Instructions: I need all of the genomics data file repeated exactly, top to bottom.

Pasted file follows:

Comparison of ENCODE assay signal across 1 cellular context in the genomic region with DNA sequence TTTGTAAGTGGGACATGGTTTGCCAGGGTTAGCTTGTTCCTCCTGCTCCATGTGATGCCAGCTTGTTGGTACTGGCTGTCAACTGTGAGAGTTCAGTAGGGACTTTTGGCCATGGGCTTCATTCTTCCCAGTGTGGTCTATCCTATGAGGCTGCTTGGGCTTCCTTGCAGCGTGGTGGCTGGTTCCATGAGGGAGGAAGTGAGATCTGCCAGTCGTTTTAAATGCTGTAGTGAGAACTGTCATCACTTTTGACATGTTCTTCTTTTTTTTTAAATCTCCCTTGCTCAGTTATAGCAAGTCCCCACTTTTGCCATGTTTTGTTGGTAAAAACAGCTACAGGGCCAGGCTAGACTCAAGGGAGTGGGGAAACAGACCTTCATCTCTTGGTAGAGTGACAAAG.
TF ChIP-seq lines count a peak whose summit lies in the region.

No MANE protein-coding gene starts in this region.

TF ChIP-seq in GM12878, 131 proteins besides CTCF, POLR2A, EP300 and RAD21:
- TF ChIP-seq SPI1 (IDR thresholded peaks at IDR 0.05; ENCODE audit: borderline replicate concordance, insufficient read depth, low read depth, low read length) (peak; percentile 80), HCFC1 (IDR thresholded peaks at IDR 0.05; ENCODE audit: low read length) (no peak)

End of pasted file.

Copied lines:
Comparison of ENCODE assay signal across 1 cellular context in the genomic region with DNA sequence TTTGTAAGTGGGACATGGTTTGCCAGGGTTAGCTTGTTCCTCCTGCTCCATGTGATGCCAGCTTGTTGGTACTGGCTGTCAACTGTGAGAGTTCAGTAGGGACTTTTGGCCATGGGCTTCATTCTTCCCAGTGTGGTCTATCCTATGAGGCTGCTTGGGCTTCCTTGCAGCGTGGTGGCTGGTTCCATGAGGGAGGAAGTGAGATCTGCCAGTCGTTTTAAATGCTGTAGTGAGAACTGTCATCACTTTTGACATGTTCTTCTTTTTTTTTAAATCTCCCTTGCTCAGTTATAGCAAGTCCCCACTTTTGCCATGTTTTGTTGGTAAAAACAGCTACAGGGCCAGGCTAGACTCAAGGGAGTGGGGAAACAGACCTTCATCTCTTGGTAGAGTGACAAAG.
TF ChIP-seq lines count a peak whose summit lies in the region.

No MANE protein-coding gene starts in this region.

TF ChIP-seq in GM12878, 131 proteins besides CTCF, POLR2A, EP300 and RAD21:
- TF ChIP-seq SPI1 (IDR thresholded peaks at IDR 0.05; ENCODE audit: borderline replicate concordance, insufficient read depth, low read depth, low read length) (peak; percentile 80), HCFC1 (IDR thresholded peaks at IDR 0.05; ENCODE audit: low read length) (no peak)